Like the 1983 Accord that boasts no more than 8,000 miles of use, but was indeed used, if only for a short while. Despite its age, the second-generation sedan remains in near-showroom condition exactly 30 years after its assembly and serves as a reminder of the first Honda built in America. Clearly, the museum's make-up is not one you're likely to find anyplace else. There are no RLs, no TSXs, no eighth-generation Civic Sis. Even the S2000 remains absent, although an early AP1 is said to be a long-overdue addition, according to Heath. Instead, Honda's first American commuter, the N600—this one donated by the Takata Corporation—greets visitors as they walk through the doors. First available in Hawaii and then the mainland, Antonius jokes of the N600's paltry $1,395 price point: “At 1,300 lbs, that's about a dollar a pound for this car!” 

This second-generation, 1983 Accord that's accumulated no more than 8,000 miles is especially important to Honda's curators, mostly because it represents the first Honda model to be built entirely in the U.S., assembled at the company's Marysville, Ohio plant.
The N600 was the brand's official entry into the U.S. automobile market. Honda personnel are quick to point out that at its $1,395 price tag, the N600 sold for about a dollar a pound.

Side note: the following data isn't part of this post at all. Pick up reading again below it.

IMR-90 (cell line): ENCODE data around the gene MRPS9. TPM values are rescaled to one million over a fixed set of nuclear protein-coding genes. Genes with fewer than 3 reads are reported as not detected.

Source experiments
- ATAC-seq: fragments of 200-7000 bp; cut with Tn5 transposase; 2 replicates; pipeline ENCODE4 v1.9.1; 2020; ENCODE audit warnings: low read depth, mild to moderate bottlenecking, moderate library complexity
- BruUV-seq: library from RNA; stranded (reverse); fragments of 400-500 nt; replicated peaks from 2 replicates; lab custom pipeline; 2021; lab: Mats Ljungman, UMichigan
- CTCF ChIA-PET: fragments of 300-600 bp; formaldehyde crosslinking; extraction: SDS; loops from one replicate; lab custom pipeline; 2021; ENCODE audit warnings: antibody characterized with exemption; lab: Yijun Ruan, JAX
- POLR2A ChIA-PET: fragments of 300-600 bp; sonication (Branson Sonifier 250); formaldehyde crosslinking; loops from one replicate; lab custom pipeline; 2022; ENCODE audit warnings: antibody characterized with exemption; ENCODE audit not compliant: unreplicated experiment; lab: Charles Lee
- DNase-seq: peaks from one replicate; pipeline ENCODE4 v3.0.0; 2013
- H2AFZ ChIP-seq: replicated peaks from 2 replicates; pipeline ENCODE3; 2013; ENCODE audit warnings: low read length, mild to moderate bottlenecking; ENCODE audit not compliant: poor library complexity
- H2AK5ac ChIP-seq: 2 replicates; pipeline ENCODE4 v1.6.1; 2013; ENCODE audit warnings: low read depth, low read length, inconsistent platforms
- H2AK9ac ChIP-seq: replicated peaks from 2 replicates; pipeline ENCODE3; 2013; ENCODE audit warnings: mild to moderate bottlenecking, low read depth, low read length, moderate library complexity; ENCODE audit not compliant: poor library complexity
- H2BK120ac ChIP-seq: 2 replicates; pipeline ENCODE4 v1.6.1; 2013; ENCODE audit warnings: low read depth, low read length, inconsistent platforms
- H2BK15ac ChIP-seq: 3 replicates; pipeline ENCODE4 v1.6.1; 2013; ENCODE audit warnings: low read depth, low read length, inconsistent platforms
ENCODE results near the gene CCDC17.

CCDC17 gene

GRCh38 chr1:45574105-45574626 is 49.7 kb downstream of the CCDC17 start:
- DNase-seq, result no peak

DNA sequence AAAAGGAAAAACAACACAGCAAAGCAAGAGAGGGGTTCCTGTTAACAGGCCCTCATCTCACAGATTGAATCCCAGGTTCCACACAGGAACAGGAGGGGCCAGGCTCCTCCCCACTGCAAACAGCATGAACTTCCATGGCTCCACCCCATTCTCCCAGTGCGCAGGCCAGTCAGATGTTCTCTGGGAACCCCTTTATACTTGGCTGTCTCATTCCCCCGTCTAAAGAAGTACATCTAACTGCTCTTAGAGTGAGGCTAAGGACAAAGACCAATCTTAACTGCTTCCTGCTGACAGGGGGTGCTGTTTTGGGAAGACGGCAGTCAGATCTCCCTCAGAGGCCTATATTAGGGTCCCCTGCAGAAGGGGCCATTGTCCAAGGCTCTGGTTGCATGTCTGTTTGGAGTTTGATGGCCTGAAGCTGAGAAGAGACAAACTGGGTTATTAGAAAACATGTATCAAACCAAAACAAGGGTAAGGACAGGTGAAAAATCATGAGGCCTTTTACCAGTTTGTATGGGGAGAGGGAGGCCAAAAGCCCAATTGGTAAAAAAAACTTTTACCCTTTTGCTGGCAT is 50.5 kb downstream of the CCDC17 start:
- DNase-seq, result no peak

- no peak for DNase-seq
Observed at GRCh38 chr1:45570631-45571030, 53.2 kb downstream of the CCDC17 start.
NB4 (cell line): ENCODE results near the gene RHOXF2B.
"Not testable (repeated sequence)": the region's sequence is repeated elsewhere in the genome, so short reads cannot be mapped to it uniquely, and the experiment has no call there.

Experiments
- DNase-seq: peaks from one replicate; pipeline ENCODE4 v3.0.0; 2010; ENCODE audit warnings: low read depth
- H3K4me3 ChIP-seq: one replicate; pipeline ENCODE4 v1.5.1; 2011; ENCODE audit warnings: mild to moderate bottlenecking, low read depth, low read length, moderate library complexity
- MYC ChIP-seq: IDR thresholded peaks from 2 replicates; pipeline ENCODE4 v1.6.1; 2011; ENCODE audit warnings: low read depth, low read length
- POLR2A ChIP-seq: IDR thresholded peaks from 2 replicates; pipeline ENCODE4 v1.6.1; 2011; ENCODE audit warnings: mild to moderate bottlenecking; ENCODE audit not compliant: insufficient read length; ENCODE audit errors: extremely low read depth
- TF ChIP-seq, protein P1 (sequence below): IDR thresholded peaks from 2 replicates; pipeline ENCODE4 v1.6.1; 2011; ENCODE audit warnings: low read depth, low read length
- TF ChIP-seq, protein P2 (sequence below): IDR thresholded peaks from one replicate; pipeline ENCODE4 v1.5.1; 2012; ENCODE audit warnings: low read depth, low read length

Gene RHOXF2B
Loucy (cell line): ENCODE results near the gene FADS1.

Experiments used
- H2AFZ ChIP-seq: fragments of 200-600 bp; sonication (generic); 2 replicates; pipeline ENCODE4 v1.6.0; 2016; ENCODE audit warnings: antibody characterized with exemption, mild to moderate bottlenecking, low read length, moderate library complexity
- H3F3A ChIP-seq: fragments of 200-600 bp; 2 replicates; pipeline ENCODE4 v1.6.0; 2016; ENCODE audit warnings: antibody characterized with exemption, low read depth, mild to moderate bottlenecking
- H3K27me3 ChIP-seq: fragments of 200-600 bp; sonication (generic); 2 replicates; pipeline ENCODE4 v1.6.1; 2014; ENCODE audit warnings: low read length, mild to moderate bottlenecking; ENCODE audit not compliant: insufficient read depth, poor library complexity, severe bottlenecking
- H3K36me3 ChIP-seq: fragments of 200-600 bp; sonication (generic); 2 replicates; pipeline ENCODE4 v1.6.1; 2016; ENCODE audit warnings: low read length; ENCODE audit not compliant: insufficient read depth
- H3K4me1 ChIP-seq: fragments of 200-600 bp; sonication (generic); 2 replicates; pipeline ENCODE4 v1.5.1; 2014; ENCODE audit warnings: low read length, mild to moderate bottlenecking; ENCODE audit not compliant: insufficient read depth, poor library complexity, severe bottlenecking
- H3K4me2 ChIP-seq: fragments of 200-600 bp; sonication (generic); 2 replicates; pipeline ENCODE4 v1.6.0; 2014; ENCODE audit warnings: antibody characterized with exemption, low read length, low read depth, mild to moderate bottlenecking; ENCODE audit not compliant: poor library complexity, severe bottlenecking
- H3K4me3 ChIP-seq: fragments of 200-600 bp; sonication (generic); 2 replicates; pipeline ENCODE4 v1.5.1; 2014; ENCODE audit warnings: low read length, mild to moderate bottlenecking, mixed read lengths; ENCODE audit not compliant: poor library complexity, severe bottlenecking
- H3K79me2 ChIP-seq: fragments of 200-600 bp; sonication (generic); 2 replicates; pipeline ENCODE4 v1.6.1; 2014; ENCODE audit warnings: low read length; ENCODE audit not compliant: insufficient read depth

A sport coupe version of the N600, the Z600 shares similar specifications under the hood, including a 599cc, two-cylinder engine.
According to museum curator David Heath, every effort is made to stock Honda's collection with what they feel are the brand's most poignant cars—but poignant doesn't always mean top-of-the-line. Like this 1993 Prelude Si 4WS. Curiously, the Si 4WS wasn't available with Honda's popular H22A1 VTEC engine, but it was the first Honda to feature electronically controlled four-wheel steering (older Prelude 4WS models were mechanical), not unlike what the company has once again began implementing into some of its newer models.
Instead of Honda's 2.2L, H22A1 VTEC engine, Prelude Si and Si 4WS models are fitted with the H23A1, which is essentially a slightly stroked version of the 2.2L engine but with a non-VTEC architecture up top. The H23A1 bottom end served as the basis for many record-breaking drag racing passes throughout the late-1990s and early 2000s, including those from Stephan Papadakis, who piloted the first FWD Honda into nine-second and later eight-second territory.
With the exception of its third and fifth generations, Honda represents its Prelude lineup in three parts, here with a second-generation, 1983 model. Civic and Integra owners who praise their cars' widely lauded double-wishbone suspensions need only look to the 1983-1987 Prelude to give thanks, which was the first Honda to bear such a configuration.
Honda launched its Prelude in 1978 for the 1979 model year and, in Japan, was one of the first vehicles to go on sale at the company's premier Verno dealerships. In America, the Accord-like Prelude, which shares the same suspension, brakes, and engine, was hailed as a capable competitor to the likes of Toyota's Celica.

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